Saturday , 25 February 2017

May 11, 2016 E-News

30 TONS OF PRESCRIPTION DRUGS COLLECTED SMASHES RECORD, STATE AG SAYS – Wisconsin residents got rid of unused and unwanted prescription drugs in record numbers on Saturday, with more than 30 tons of drugs collected statewide during the semi-annual drug take-back day. Attorney General Brad Schimel said the 62,618 pounds of drugs collected was 40 percent more than the previous mark of 44,700 pounds taken in during the October 2015 event. The Department of Justice said the Drug Enforcement Administration’s preliminary report said the amount of drugs collected in Wisconsin set an all-time record for any state since the program started. Law enforcement departments led the way in hosting 128 take back events across Wisconsin on Saturday. The one-day happening is in addition to the 256 permanent drug disposal drop boxes at governmental offices and pharmacies.

DNR RELEASES APPLICATION AND ELIGIBILITY INFORMATION ON LEAD SERVICE LINE FUNDING PROGRAM – This guidance clarifies the various criteria used to determine whether a municipality is “disadvantaged” for the purpose of calculating regular and LSL principal forgiveness as well as determining the interest rate subsidy for their loan. It also includes information on application and interest rates. For a copy of the guidance, go to

DNR’S LEAD PIPE PROGRAM COVERS FRACTION OF LIKELY COST – A new program to help Wisconsin communities replace lead drinking water pipes will likely take out only a small fraction of those estimated to exist around the state. Wisconsin’s municipal drinking water systems use about 176,000 lead service lines — the pipes that carry water from public mains to individual homes and other buildings — according to a U.S. Environmental Protection Agency estimate. Typically, a municipal water service line has two segments, one belonging to the water utility and the other belonging to the private property owner. Many Wisconsin cities replace the public segments of lead service lines during road construction projects, which saves on costs. But without buy-in from property owners, they’re left providing only partial replacements. To address this partial-replacement challenge, the DNR earmarked funds for replacing the private property segments of lead service lines.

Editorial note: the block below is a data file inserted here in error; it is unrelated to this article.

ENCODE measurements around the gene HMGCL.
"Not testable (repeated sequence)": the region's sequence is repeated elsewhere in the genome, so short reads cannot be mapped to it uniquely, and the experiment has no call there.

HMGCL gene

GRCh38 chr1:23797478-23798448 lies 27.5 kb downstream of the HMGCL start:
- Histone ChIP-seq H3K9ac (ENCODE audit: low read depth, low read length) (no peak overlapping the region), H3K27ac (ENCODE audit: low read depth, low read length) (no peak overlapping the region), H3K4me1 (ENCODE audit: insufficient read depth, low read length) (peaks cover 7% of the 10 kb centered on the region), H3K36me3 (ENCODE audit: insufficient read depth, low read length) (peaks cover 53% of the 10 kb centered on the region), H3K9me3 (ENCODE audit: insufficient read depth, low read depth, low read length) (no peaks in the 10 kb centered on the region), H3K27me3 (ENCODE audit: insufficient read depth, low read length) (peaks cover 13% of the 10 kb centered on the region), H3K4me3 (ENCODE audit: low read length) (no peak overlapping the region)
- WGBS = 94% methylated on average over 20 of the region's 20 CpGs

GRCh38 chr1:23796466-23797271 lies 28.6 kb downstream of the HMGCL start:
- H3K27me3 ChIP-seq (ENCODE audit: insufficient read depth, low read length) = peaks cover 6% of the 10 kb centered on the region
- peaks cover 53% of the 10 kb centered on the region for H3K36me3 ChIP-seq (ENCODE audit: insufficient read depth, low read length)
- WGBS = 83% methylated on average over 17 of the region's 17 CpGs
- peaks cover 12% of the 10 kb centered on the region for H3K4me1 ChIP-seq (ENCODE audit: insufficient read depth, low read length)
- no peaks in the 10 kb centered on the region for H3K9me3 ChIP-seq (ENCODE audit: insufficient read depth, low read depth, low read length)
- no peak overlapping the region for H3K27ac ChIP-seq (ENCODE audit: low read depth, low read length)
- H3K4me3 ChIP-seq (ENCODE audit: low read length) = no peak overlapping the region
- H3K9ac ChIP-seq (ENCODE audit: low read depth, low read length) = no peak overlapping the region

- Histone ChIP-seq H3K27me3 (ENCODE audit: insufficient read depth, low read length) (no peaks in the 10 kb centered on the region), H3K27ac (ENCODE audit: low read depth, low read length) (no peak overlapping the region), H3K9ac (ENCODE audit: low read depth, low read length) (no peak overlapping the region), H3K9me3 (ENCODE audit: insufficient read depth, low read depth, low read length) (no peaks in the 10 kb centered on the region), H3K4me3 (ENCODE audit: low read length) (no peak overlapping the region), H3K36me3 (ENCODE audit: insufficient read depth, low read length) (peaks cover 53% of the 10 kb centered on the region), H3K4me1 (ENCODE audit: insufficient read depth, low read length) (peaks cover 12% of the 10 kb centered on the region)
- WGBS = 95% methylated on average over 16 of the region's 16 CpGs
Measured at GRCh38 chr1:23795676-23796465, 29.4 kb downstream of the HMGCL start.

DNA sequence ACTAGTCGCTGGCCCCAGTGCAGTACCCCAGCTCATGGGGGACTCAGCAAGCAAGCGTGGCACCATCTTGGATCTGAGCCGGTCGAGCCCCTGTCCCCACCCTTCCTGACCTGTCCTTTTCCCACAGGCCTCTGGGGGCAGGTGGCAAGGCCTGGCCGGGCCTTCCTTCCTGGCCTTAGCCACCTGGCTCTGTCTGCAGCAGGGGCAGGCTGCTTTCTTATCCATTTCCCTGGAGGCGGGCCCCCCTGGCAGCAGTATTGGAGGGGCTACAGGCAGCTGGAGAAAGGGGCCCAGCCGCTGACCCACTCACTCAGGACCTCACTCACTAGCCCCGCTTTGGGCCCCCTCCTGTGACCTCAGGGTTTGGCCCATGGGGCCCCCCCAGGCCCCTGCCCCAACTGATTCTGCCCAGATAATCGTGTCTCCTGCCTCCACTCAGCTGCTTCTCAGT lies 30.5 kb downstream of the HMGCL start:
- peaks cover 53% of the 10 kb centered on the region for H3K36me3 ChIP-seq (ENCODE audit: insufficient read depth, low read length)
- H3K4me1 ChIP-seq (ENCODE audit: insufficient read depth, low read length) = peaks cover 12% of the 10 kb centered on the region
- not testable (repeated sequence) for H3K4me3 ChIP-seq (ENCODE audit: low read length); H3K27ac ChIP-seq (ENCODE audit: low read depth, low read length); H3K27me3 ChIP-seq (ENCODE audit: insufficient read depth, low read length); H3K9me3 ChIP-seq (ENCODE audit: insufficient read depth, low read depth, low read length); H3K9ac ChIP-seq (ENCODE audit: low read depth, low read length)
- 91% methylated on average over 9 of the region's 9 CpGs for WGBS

GREAT LAKES STATES TIGHTEN SPIGOT ON WAUKESHA’S WATER REQUEST – Great Lakes officials are further tightening the spigot on Waukesha’s request for Lake Michigan water and recommending numerous conditions on distribution of the water and return of treated wastewater to the lake, a draft document says. When representatives of eight U.S. states and two Canadian provinces meet Tuesday in Chicago, they will attempt to reach consensus on a lower volume of lake water that Waukesha would receive — no more than an average of 8.4 million gallons a day by midcentury — if the request is approved. To make that work, Waukesha would have to follow through on a plan to reduce water use through conservation measures, said Dan Injerd, director of the Illinois Office of Water Resources. Waukesha’s current distribution area would need nearly 8.4 million gallons by 2050, according to city consultants who accounted for water conservation efforts. Adding small pieces of two adjacent municipalities to a revised lake water service area still under review by the regional officials would require extra volume, Waukesha Water Utility General Manager Dan Duchniak said.–378408911.html